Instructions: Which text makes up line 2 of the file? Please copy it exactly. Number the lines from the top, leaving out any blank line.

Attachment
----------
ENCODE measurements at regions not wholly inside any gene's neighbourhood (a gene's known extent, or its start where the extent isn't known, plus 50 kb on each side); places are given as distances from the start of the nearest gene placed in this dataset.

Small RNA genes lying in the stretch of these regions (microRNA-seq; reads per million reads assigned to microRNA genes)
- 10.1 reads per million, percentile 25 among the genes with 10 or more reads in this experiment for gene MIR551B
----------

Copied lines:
Small RNA genes lying in the stretch of these regions (microRNA-seq; reads per million reads assigned to microRNA genes)